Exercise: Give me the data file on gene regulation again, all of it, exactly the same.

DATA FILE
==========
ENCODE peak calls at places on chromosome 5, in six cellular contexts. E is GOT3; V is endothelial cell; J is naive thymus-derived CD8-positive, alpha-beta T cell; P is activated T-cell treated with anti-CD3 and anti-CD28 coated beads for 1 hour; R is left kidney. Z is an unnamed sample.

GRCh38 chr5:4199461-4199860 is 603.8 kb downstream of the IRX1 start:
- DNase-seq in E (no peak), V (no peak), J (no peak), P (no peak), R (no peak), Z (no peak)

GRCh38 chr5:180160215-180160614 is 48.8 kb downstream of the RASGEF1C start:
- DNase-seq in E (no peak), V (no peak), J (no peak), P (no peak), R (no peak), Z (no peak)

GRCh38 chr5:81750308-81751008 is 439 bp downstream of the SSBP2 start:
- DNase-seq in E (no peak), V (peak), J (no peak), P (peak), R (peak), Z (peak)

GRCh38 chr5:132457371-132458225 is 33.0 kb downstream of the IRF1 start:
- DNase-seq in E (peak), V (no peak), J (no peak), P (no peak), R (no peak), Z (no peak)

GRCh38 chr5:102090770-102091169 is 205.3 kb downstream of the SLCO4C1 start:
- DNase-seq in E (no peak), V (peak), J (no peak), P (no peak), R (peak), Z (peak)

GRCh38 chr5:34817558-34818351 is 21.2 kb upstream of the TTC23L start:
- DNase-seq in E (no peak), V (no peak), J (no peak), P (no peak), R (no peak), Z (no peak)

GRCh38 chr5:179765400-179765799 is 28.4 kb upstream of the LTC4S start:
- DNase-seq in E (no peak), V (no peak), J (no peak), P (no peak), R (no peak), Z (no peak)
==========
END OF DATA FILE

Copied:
ENCODE peak calls at places on chromosome 5, in six cellular contexts. E is GOT3; V is endothelial cell; J is naive thymus-derived CD8-positive, alpha-beta T cell; P is activated T-cell treated with anti-CD3 and anti-CD28 coated beads for 1 hour; R is left kidney. Z is an unnamed sample.

GRCh38 chr5:4199461-4199860 is 603.8 kb downstream of the IRX1 start:
- DNase-seq in E (no peak), V (no peak), J (no peak), P (no peak), R (no peak), Z (no peak)

GRCh38 chr5:180160215-180160614 is 48.8 kb downstream of the RASGEF1C start:
- DNase-seq in E (no peak), V (no peak), J (no peak), P (no peak), R (no peak), Z (no peak)

GRCh38 chr5:81750308-81751008 is 439 bp downstream of the SSBP2 start:
- DNase-seq in E (no peak), V (peak), J (no peak), P (peak), R (peak), Z (peak)

GRCh38 chr5:132457371-132458225 is 33.0 kb downstream of the IRF1 start:
- DNase-seq in E (peak), V (no peak), J (no peak), P (no peak), R (no peak), Z (no peak)

GRCh38 chr5:102090770-102091169 is 205.3 kb downstream of the SLCO4C1 start:
- DNase-seq in E (no peak), V (peak), J (no peak), P (no peak), R (peak), Z (peak)

GRCh38 chr5:34817558-34818351 is 21.2 kb upstream of the TTC23L start:
- DNase-seq in E (no peak), V (no peak), J (no peak), P (no peak), R (no peak), Z (no peak)

GRCh38 chr5:179765400-179765799 is 28.4 kb upstream of the LTC4S start:
- DNase-seq in E (no peak), V (no peak), J (no peak), P (no peak), R (no peak), Z (no peak)